My Re-Encounter with Martin Seligman: Launching a Psychology-Sociology Dialogue on Human Flourishing

On October 16, 2012, I published this post on the Black, White & Gray blog hosted by Patheos.

“When, as a 7th grader, I wrote a speech based on Martin Seligman’s theory of learned helplessness, little did I imagine that several decades later I would be sitting at Professor Seligman’s kitchen table discussing what positive psychology can learn from sociology, and vice-versa.

However, just as Martin Seligman’s career in psychology took an about turn when he stopped studying pessimism and turned to studying optimism, so my interest in how social conditions oppress people has now morphed into my growing interest in what social conditions lead to human flourishing.

In this TED video lecture below, Seligman describes briefly his 30 years of work on depression and learned helplessness. Modern psychology, he argues, made tremendous strides in diagnosing and treating a number of mental illnesses. But, he finally realized, curing people of mental illness is not the same as helping them lead a life full of meaning, engagement, and positive emotions. Hence, with a few other prominent psychologists, Seligman founded a movement know as Positive Psychology, which sought to bring the best social scientific methods to help understand what constitutes happiness and perhaps more importantly, whether we can design interventions to increase happiness—which he has shown we can…”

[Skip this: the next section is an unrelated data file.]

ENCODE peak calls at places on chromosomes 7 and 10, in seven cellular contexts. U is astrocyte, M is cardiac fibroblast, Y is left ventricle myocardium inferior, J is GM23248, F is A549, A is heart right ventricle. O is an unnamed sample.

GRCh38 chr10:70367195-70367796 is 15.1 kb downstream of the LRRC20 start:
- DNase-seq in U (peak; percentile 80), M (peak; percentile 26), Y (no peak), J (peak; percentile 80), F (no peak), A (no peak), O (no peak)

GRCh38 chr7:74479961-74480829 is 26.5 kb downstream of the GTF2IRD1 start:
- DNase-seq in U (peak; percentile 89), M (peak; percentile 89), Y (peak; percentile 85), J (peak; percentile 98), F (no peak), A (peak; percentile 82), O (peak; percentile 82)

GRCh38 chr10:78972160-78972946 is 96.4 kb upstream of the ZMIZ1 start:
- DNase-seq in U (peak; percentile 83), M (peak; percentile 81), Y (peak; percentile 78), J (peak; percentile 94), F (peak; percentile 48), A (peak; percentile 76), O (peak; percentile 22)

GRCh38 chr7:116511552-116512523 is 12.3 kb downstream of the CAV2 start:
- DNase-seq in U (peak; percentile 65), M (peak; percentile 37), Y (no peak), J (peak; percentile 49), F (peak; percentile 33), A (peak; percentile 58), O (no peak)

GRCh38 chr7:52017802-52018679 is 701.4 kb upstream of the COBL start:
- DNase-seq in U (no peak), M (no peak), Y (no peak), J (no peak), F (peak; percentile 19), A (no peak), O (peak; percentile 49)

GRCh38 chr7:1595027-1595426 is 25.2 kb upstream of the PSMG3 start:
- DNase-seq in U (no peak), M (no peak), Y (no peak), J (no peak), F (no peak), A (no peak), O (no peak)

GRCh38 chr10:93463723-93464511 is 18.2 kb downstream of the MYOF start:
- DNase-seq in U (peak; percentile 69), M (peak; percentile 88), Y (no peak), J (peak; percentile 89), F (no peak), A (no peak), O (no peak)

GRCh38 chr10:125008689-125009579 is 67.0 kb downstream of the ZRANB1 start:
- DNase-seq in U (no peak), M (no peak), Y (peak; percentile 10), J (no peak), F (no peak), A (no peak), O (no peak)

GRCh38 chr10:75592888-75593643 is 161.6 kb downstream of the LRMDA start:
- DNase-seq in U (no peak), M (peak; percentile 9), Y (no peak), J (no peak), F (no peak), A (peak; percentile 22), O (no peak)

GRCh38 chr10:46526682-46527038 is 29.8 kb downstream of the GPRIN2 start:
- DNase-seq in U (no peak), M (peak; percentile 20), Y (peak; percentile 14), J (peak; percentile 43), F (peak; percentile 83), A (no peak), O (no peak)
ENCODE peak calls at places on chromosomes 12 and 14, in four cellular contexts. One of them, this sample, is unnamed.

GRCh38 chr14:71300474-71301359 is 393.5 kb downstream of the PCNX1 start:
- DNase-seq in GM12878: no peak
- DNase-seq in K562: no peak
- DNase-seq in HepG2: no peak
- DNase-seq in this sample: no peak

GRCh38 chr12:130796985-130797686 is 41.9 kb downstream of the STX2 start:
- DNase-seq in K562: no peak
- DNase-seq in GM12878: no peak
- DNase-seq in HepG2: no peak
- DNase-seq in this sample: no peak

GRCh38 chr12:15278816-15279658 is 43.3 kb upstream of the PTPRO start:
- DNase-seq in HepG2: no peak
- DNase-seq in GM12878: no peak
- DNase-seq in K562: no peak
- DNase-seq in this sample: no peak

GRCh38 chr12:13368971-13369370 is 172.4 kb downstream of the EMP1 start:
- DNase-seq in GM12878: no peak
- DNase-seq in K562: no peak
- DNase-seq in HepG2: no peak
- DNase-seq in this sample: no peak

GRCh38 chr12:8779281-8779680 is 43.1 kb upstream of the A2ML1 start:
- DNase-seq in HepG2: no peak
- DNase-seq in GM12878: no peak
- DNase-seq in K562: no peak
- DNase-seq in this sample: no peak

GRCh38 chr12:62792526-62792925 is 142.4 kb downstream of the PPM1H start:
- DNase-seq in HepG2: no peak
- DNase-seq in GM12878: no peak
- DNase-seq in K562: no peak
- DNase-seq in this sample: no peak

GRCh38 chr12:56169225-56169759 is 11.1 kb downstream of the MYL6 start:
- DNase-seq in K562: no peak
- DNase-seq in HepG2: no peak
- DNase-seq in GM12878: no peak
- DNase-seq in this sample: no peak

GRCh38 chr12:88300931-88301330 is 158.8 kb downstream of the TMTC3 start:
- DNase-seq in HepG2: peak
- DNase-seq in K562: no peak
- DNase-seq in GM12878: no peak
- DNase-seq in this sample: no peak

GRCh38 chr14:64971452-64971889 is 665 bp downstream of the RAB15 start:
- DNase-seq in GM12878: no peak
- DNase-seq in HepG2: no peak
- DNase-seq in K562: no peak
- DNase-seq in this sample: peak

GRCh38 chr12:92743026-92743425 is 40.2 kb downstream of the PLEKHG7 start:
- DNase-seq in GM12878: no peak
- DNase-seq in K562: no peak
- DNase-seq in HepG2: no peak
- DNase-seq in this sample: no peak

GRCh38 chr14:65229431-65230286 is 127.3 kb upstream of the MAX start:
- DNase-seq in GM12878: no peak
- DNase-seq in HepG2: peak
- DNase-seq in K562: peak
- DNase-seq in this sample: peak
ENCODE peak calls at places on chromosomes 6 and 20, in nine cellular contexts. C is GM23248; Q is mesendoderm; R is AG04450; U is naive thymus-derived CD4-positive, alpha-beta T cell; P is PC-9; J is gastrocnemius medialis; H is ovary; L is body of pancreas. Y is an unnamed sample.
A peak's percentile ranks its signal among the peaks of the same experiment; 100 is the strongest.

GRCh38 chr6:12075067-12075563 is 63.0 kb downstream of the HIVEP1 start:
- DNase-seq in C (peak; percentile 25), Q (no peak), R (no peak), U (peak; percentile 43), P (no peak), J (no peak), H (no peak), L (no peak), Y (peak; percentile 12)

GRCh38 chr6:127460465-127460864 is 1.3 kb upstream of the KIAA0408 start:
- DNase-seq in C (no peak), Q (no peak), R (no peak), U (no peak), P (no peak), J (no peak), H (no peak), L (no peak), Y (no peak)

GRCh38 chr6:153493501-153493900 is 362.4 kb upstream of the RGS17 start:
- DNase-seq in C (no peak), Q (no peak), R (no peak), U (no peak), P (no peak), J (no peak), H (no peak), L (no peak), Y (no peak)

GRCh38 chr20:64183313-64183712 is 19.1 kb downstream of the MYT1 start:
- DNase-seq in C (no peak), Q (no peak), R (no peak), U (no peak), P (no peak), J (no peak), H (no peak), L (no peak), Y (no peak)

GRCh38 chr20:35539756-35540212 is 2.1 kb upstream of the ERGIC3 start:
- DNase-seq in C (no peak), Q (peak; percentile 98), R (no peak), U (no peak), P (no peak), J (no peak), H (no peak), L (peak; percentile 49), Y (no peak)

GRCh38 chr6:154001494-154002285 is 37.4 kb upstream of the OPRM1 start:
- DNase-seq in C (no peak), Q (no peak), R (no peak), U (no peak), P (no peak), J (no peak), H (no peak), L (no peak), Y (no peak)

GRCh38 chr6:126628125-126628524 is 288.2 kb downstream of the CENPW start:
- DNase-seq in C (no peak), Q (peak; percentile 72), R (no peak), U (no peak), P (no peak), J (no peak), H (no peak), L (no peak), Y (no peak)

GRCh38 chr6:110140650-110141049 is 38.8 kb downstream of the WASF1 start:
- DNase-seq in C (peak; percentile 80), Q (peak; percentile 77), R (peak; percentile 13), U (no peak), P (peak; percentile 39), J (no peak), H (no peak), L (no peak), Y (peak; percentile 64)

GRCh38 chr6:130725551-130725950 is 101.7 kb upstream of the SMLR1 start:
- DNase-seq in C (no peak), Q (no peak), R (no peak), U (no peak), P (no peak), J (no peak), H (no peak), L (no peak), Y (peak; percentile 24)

Read the full post on Black, White & Gray.